Natalie Portman Insists On Female Director For Ruth Bader Ginsburg Biopic, So She Is Definitely The Right Feminist For This Job
Did you wake up this morning not liking Natalie Portman? Allow me to correct you from the incredibly wrong path you are traveling through this life. As we all know by now, Portman is set to play Ruth Bader Ginsburg in an upcoming biopic about the phenomenally amazing icon who made Times 100 Most Influential People list. (Second female justice on the Supreme Court, first Jewish justice, advocate for women's rights, NBD, NBD.) However, negotiations were delayed for a while, and the alleged reasons for that delay will convince you utterly that Portman is the right woman for this role. According to Ginsburg herself at an American Constitution Society conventional panel on Saturday, Portman wanted a female director for the biopic — and she was willing to hold up any and all production to get her way on this. There are tears in my eyes right now, you guys.
"Natalie Portman came to talk to me about [the film landing a female director], and we had a very good conversation. And one thing, interesting, that she insisted on, it held up the project for a while," said Ginsburg, according to MSNBC. "She said, 'I want the director to be a woman. There are not enough women in this industry. There are many talented out there.' And now they do have a woman director." I would like to repeat this again for those who can't hear me so well in the back: Portman insisted that the Ginsburg biopic she is starring in have a female director as well, that her biopic about an advocate of women's rights and a feminist icon be directed by a woman, and she won. About how long will it take Hollywood to make a Portman biopic?
Because Portman is very, very right, and it's been said time and time again. Despite all of the talented actresses out there, there are a limited number of meaty roles for women in Hollywood — especially women of color. And, even with the healthy amount of actresses out there in the world, there are an even more limited amount of women working behind the scenes, working as producers, filmmakers, directors, and the like. The gender disparity in Hollywood is one of the most insidious parts of the glitz and glamour, and, every time someone rolls their eyes and says we don't need feminism anymore, I am forced to point to things like #AskHerMore and the fact that only 16 percent of all directors, executive producers, producers, writers, cinematographers, and editors are women.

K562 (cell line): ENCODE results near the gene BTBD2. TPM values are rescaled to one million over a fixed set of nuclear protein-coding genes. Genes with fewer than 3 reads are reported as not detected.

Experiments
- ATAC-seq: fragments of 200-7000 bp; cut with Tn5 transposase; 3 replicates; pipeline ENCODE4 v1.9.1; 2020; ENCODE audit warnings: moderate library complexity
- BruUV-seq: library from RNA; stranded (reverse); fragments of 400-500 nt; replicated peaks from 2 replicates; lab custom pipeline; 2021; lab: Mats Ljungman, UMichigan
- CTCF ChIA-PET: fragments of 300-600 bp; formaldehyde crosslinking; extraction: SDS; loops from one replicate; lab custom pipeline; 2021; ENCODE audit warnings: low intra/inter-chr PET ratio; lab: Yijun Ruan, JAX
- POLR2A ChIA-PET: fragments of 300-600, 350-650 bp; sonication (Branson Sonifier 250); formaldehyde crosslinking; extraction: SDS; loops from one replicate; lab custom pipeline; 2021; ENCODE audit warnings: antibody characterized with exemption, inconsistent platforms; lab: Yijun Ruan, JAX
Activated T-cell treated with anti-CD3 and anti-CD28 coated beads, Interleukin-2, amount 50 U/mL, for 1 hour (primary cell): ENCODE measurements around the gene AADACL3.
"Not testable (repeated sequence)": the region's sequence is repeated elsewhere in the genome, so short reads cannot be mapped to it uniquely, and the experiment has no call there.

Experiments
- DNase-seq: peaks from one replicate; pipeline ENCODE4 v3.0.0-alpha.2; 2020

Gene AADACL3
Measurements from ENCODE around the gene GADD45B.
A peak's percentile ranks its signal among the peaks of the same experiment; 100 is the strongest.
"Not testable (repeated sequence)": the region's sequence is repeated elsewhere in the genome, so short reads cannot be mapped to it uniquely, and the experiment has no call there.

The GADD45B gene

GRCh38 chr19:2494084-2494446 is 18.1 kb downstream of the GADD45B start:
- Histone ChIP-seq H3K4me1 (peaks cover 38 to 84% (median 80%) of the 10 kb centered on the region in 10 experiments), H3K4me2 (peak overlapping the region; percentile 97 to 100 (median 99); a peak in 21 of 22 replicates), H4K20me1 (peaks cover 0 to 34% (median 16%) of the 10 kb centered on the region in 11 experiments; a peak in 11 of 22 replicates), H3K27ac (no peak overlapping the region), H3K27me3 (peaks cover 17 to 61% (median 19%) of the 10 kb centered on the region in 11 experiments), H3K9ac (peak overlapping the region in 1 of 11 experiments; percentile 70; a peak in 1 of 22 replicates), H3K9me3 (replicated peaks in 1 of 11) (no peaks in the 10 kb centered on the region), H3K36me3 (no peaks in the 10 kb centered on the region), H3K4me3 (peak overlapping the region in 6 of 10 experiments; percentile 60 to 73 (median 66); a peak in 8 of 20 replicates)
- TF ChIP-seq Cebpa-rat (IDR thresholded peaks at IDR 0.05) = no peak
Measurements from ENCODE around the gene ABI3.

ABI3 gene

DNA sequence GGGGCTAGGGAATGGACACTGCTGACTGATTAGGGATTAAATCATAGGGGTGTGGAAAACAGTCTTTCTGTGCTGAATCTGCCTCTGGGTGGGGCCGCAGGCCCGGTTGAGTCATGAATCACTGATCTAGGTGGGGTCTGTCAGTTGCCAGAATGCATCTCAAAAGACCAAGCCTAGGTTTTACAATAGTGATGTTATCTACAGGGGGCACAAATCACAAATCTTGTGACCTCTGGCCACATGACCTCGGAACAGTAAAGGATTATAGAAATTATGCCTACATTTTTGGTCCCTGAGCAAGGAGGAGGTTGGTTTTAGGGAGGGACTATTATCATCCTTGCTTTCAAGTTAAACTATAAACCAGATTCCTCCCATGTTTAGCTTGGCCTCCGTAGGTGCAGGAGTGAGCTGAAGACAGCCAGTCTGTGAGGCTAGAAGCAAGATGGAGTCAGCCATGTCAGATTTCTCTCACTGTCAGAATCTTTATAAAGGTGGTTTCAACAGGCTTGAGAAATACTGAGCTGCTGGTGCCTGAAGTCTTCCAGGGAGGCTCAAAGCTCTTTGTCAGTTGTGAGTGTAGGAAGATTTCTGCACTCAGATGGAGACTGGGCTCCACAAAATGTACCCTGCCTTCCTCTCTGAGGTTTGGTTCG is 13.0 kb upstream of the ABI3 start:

From the fact that Portman's two upcoming roles are of two incredibly strong women and icons — RBG and Jackie Kennedy — and the fact that she is making a point of standing for the inclusion of more women in Hollywood, it's clear that the advocacy of women's rights is something that is close to her heart. And it's not the first time she has spoken out on the subject of feminism, either. In 2013, Portman was quoted as saying, "I don't think that's necessarily feminist to see women like we see men in movies. Just having a range of different ways women can be — whether it's weak and strong, just being human and being real, and not just being some fantasy of a male writer — is more feminist than 'she knows how to do kung fu.'"
We don't have word from Portman herself as to whether or not that was the true reason that negotiations of the role took so long, or if she was truly so instrumental in ensuring that the biopic had a female director, but I'm willing to believe Ginsburg for two reasons. First of all, she's Ruth Bader Ginsburg. If she told me the sky was purple, I would believe her without even checking. But, second of all, Ginsburg wouldn't paint Portman as such an advocate for women's rights if it wasn't an honor that was thoroughly deserved, because RBG more than anyone knows what it is to fight for what you believe in despite all logic and all of society telling you it would be easier to just accept things as they are. If there are any lingering doubts in anyone's mind that Portman is the right actress to portray Ginsburg on screen, then let this anecdote from the woman herself dispel those doubts.
I don't know about you, but I am officially 10 times more excited for this biopic than I was before. It's about a strong female icon, starring a strong female actress, and directed by a strong female director (Marielle Heller is currently in talks, anyway). Praise hands.
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